As a part of the literature survey, we discover that a composite trust metric based on social and QoS trust components may successfully perform tasks to meet both performance and trust requirements [16, 17]. We have noticed some work in the literature moving in this direction. Cho et al. [17] considered honesty and intimacy, while Kohlas et al. [18] considered honesty, competency, reliability and maliciousness as social trust components to define trust relationships. In addition, we observe that energy consumption is an important QoS trust component for improving the network performance [17, 19]. Taking these notes into consideration, we devise an enhanced trust-based scheme, ETRS-PD.

ETRS-PD considers ditch ratio as a social trust component in estimation of distrust degree of the neighbours. This social trust component is utilized to know the magnitude of misbehaviour carried out by a node while residing in monitoring node’s neighbourhood. In addition, energy consumption is considered as an additional QoS component along with packet drop ratio. Thus, a composite trust metric is constructed by including social trust along with QoS trust. Furthermore, the routing process of TRS-PD is modified to enhance the routing decisions. As aforementioned, ETRS-PD attempts to improve the packet delivery ratio against the adversary models discussed in our previous work [5].

In our trust model, we compute historical trust on a constant basis after a specific time interval called trust update interval. Overall, our trust model performs trust derivation and trust computation along with discovery of attack patterns. We modify the trust model of TRS-PD to perform trust derivation and trust computation in a different way.

3.1. Basic assumptions

Our trust-based scheme makes the following assumptions: (i) all the mobile nodes have identical physical characteristics; (ii) the wireless links in the network are bidirectional; (iii) all the nodes operate in promiscuous mode in order to observe the neighbour nodes and (iv) the source and the destination are benevolent nodes. The above assumptions are fulfilled by wireless MAC layer protocols.

3.2. Trust derivation

Our proposed trust model uses direct observations to derive distrust values of neighbour nodes by observing packet dropping ratios, energy consumption and ditch ratio of neighbour nodes. In addition to this, each node employs an attack pattern discovery mechanism, which detects malicious patterns generated by neighbour nodes in the transmitted control packets. We also consider recommendations of trusted neighbours for improving the routing decisions.

3.3. Trust computation

In a routing process, neighbour node’s distrust is evaluated by the sender by observing activities carried out by that neighbour. To be specific, a node ni will increase the distrust score of its neighbour nj if the nj does not forward the packet sent by ni [5].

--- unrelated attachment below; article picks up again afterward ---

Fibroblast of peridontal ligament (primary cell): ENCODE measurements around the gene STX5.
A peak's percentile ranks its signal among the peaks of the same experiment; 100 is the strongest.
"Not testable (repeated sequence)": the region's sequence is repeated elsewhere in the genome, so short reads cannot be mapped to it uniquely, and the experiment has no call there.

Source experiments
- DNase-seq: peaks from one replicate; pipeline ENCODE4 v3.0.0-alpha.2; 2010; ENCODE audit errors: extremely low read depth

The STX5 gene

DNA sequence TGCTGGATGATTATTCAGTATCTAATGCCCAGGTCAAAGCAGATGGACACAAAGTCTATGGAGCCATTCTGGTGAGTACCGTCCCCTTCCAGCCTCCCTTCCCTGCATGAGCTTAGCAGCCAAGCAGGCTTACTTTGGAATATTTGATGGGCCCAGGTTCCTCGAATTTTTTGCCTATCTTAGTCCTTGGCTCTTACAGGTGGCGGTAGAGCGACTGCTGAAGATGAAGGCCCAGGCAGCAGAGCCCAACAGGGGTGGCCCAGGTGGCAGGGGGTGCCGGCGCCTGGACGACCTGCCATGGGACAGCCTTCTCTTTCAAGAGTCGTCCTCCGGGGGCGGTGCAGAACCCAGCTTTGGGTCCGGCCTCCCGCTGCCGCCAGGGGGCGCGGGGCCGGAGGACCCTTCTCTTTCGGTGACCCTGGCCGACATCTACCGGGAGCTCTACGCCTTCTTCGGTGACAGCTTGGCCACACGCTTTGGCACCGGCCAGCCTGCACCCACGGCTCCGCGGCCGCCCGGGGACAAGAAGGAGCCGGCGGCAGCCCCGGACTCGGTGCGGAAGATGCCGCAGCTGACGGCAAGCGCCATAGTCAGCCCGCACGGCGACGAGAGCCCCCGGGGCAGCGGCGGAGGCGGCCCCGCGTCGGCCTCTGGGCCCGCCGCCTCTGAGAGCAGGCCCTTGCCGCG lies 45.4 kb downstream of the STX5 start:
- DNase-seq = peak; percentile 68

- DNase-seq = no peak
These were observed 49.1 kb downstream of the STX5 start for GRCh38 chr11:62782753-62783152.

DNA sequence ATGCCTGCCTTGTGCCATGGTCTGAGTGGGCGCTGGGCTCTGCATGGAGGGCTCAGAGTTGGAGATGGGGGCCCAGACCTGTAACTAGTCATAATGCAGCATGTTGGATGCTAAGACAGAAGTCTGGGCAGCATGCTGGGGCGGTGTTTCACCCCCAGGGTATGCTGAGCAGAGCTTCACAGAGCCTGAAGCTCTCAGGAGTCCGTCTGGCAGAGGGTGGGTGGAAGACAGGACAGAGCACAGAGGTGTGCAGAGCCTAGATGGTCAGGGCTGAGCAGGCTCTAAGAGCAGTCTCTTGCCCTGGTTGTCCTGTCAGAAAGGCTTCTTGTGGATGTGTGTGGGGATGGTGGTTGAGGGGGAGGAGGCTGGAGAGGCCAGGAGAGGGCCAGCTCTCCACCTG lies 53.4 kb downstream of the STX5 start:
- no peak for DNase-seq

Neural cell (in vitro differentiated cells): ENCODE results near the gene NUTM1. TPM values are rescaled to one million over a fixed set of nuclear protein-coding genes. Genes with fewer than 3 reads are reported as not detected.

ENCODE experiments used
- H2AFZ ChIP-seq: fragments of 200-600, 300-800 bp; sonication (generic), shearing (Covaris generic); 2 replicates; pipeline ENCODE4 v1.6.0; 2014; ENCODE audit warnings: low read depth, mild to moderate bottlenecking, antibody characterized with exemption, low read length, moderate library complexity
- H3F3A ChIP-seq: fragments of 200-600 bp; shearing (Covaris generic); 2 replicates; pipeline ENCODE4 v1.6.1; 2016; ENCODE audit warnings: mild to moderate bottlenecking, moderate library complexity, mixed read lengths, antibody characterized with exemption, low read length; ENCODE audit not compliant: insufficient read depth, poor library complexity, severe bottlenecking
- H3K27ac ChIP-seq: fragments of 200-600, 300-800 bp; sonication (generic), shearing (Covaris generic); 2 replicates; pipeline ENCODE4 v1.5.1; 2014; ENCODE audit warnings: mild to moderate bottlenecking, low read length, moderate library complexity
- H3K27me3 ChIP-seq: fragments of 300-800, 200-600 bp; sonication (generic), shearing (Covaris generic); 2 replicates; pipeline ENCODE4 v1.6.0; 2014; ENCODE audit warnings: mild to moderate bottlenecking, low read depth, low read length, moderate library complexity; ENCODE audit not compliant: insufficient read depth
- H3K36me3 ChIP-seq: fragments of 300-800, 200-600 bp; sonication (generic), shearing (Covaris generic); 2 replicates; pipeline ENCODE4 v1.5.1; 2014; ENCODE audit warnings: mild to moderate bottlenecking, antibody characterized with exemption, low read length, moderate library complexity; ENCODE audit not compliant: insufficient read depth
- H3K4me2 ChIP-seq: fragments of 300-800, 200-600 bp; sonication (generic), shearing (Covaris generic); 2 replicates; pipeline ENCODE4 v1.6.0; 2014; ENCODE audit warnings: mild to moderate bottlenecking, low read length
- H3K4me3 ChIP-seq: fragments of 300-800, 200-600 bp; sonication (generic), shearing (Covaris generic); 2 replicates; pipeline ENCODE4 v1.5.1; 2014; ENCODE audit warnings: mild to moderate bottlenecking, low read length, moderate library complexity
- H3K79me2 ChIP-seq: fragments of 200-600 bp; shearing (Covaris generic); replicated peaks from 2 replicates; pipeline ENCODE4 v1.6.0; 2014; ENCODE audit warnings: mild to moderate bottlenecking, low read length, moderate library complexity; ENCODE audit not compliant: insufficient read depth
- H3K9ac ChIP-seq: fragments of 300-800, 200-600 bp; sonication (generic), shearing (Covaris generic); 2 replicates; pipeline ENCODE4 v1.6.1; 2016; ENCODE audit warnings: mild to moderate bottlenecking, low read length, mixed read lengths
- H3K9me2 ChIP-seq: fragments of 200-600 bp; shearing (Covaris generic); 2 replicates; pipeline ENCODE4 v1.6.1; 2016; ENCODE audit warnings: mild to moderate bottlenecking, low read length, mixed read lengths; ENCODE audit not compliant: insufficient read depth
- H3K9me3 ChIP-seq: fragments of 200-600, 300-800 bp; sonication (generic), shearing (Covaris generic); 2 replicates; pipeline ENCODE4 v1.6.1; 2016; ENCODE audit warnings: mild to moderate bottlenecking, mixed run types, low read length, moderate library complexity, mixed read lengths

Definition 1.Control dropping ratio (CDR): It is the ratio of the number of control packets dropped to the number of control packets which are supposed to be forwarded. At time t, CDR(t) is computed as follows:

CDRt=NCdtNCatE1

where NCd(t) signifies the cumulative count of dropped control packets, and NCa(t) represents the total number of sent control packets from time 0 to t.

Definition 2.Data dropping ratio (CDR): It is the ratio of the number of data packets dropped to the number of data packets, which are supposed to be forwarded. At time t, CDR(t) is computed as follows:

DDRt=NDdtNDatE2

where NDd(t) signifies the cumulative count of dropped control packets, and NDa(t) represents the total number of sent control packets from time 0 to t.

Definition 3.Energy consumption (EC): It is the ratio of the energy consumed by a node to the initial energy of that node. When a node possesses limited residual energy, it may not hold the capabilities to forward the packets of other nodes. At time t, EC(t) is computed as follows:

ECt=EI-ERtEIE3

where EI signifies the initial energy, and ER(t) signifies the residual energy of the node at time t.

Definition 4.Ditch ratio (DTR): It is the ratio of the number of times a neighbour node is found to be distrusted while receiving its HELLO packets to the total number of HELLO packets received from that node. At time t, DTR(t) is computed as follows:

DTRt=NHdtNHatE4

where NHd(t) signifies the number of times a distrusted neighbor node has ditched the monitoring node while sending HELLO packets, and NHa(t) signifies the total number of HELLO packets received from that neighbour node.

The obtained distrust value of a node nj by a monitoring node ni is the measure of packet dropping activities, energy drain rate and magnitude of misbehaviour. The distrust value of node nj evaluated by node ni, denoted as DTVij, is calculated by the following formula:

DTVijt=w1×CDRijt+w2×DDRijt+w3×ECijt+w4×DTRijtE5

where w1, w2, w3 and w4 (w1, w2, w3, w4 ≥ 0 and w1 + w2 + w3 + w4 = 1) are the weights assigned to CDR, DDR, EC and DTR, respectively.

In our trust model, distrust values are restricted in the range from 0 to 1 (i.e., 0 ≤ DTVij ≤ 1). The distrust value 0 indicates complete trust, whereas the distrust value 1 signifies complete distrust. We set the initial value of distrust to 0 as we assume all the nodes to be benevolent initially. Meanwhile, the distrust value constantly varies with the time as per the behaviour of neighbour nodes. We use a distrust threshold η to differentiate the malicious nodes from benign nodes.